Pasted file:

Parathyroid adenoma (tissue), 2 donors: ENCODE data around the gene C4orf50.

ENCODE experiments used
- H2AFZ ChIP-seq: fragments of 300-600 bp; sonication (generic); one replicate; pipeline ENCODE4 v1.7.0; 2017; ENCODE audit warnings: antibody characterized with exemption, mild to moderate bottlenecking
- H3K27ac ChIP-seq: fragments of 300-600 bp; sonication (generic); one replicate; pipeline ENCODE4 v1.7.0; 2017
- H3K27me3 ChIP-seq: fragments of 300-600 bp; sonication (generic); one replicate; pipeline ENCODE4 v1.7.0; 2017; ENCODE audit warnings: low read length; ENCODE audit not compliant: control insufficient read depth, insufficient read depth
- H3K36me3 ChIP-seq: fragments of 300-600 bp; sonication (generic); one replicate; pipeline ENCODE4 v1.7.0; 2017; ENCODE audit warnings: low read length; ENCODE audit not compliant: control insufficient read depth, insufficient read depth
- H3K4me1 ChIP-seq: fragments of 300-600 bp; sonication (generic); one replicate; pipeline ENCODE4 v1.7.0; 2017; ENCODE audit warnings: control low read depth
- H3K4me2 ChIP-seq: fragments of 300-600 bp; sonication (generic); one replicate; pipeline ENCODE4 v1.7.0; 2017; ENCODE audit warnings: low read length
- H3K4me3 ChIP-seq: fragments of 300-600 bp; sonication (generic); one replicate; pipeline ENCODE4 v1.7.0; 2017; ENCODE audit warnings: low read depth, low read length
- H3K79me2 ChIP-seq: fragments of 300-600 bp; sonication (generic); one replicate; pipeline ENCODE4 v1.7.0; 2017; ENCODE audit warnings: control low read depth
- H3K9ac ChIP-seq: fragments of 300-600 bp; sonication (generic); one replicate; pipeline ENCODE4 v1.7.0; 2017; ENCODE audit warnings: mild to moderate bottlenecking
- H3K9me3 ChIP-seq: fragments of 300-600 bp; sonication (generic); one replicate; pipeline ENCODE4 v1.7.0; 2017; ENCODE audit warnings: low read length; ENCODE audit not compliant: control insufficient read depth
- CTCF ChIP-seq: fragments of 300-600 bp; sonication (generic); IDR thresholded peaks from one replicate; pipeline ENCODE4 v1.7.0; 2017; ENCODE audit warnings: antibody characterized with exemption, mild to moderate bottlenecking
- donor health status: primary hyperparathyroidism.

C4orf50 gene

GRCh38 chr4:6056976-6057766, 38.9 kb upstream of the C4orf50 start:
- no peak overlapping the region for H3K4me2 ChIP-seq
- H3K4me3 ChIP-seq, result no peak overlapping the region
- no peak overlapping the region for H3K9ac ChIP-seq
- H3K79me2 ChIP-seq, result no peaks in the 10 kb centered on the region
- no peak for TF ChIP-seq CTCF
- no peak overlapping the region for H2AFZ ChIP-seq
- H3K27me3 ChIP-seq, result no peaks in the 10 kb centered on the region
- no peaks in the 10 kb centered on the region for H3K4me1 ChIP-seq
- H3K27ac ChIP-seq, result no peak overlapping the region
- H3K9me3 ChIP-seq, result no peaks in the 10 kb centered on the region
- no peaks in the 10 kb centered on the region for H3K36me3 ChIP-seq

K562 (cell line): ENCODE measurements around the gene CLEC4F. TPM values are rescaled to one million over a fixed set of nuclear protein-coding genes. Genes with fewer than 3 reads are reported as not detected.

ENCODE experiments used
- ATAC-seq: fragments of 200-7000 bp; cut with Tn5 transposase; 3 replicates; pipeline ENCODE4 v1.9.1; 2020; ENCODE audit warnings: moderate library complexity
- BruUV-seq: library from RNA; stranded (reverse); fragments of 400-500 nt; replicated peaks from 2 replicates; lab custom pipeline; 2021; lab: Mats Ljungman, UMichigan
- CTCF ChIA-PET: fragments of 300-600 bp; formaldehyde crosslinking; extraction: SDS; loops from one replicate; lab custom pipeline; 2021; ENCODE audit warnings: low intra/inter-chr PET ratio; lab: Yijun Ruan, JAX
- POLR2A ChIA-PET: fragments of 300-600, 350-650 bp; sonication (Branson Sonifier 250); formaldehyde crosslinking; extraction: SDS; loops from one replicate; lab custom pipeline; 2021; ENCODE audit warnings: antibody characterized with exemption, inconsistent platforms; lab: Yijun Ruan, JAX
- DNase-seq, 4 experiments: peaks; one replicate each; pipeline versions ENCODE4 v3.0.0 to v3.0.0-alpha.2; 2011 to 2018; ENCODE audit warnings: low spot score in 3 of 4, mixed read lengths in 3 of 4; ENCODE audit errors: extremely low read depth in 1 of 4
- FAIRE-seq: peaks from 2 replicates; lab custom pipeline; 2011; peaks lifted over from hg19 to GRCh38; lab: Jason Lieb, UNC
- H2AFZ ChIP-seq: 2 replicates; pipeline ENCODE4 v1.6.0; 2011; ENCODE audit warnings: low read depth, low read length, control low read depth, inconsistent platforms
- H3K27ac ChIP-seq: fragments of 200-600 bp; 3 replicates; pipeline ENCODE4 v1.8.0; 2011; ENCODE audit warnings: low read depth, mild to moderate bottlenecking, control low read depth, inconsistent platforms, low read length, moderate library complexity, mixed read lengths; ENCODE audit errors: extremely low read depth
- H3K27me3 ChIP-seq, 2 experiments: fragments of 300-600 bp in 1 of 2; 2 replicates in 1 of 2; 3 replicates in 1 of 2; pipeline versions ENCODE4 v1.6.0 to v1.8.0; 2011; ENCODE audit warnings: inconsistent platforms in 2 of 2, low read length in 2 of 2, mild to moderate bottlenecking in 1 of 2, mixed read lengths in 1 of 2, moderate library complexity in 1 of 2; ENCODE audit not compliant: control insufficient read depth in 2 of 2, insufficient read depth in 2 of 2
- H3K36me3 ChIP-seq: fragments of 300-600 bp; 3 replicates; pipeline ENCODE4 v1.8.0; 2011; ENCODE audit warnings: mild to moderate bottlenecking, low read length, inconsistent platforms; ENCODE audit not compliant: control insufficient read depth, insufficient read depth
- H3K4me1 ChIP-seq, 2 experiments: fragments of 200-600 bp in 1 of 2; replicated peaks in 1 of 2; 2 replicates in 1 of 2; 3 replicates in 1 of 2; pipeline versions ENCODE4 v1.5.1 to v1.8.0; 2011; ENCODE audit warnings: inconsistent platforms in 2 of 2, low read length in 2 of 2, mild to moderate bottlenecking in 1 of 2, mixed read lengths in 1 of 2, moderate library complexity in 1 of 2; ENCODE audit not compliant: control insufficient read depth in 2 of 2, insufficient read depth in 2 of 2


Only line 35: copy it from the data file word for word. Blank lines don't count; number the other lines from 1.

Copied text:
- FAIRE-seq: peaks from 2 replicates; lab custom pipeline; 2011; peaks lifted over from hg19 to GRCh38; lab: Jason Lieb, UNC